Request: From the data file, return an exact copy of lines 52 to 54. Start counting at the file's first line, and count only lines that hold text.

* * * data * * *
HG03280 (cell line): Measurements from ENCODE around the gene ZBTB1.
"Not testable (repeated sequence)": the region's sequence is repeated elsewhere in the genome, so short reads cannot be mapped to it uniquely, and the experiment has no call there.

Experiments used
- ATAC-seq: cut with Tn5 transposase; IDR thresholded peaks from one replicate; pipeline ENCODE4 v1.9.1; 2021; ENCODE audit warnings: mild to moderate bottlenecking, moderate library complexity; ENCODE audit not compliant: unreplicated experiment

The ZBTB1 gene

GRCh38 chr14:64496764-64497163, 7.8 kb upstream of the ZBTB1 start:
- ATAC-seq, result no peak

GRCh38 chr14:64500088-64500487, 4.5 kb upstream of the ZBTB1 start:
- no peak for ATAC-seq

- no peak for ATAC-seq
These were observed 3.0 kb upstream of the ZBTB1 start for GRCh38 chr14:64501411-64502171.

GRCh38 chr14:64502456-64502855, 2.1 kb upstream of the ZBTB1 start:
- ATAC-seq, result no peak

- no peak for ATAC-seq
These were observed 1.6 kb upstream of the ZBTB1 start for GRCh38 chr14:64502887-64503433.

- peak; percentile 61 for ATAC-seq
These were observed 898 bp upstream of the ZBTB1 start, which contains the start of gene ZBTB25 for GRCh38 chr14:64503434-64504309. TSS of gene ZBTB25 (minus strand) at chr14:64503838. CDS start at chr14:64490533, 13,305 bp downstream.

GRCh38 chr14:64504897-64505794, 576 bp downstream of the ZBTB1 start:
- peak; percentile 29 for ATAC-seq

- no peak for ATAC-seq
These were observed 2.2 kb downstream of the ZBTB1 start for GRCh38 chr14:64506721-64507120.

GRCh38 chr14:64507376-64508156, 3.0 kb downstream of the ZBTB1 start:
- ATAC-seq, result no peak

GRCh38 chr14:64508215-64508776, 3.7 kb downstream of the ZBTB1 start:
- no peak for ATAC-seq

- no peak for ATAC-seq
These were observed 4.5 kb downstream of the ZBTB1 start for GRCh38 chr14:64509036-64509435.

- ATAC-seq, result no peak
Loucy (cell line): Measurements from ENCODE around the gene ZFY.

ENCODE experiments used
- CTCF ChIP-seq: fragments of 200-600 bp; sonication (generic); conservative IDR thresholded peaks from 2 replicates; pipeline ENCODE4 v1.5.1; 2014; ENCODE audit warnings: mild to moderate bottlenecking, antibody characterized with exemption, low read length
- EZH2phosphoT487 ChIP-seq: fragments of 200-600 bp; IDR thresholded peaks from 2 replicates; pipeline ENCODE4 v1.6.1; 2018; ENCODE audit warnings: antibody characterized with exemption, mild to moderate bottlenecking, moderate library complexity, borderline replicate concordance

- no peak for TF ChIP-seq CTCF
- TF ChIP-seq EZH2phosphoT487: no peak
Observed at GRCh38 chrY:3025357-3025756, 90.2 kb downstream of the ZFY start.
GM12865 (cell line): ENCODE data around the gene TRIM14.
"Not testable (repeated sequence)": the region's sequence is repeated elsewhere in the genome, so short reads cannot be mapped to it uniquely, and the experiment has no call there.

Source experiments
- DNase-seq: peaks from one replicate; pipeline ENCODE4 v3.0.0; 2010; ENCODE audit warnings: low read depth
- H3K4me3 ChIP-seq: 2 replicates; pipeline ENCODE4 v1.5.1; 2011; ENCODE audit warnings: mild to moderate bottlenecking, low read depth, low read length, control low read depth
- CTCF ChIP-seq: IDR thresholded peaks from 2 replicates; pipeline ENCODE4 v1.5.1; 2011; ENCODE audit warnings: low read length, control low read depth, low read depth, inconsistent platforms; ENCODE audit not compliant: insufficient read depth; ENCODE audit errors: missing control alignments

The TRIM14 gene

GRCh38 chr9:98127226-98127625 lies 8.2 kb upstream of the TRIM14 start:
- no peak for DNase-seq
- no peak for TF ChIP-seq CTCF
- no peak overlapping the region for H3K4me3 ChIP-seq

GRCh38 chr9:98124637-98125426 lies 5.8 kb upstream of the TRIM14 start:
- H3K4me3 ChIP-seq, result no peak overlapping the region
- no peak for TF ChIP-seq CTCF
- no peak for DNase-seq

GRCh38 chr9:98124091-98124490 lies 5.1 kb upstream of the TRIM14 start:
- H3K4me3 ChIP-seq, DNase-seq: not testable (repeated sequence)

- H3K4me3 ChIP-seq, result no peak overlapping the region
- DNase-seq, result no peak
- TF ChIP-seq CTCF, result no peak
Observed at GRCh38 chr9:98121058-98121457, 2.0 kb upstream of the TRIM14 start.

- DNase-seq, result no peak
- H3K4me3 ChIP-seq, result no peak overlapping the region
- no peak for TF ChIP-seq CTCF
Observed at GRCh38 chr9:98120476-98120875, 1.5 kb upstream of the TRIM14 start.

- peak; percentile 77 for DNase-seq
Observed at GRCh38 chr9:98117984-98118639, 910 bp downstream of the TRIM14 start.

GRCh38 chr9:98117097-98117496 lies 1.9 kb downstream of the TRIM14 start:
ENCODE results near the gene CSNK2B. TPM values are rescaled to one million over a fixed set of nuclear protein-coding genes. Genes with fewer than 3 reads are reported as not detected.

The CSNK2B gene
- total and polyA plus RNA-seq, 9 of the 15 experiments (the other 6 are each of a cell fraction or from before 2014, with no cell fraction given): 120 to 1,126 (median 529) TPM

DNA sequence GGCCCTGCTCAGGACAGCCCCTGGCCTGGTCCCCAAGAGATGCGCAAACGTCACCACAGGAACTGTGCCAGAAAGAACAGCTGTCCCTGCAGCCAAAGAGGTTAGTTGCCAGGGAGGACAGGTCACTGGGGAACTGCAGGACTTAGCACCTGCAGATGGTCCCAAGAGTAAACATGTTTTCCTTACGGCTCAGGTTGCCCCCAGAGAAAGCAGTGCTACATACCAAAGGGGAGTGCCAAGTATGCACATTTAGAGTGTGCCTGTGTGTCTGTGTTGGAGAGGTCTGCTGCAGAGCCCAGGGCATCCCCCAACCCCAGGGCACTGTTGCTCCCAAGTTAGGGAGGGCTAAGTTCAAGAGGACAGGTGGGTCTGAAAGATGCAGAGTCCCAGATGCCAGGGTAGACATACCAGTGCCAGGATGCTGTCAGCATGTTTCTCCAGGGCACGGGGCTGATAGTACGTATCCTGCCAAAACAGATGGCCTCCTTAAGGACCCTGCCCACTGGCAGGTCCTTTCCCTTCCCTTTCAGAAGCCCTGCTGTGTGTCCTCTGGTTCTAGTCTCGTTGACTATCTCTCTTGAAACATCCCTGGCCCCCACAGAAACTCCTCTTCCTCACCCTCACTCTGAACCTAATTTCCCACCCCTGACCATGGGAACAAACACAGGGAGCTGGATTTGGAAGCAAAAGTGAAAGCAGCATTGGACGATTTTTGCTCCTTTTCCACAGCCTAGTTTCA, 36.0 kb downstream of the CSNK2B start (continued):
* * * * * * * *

- H3K4me3 ChIP-seq, DNase-seq: not testable (repeated sequence)

- H3K4me3 ChIP-seq, result no peak overlapping the region
- DNase-seq, result no peak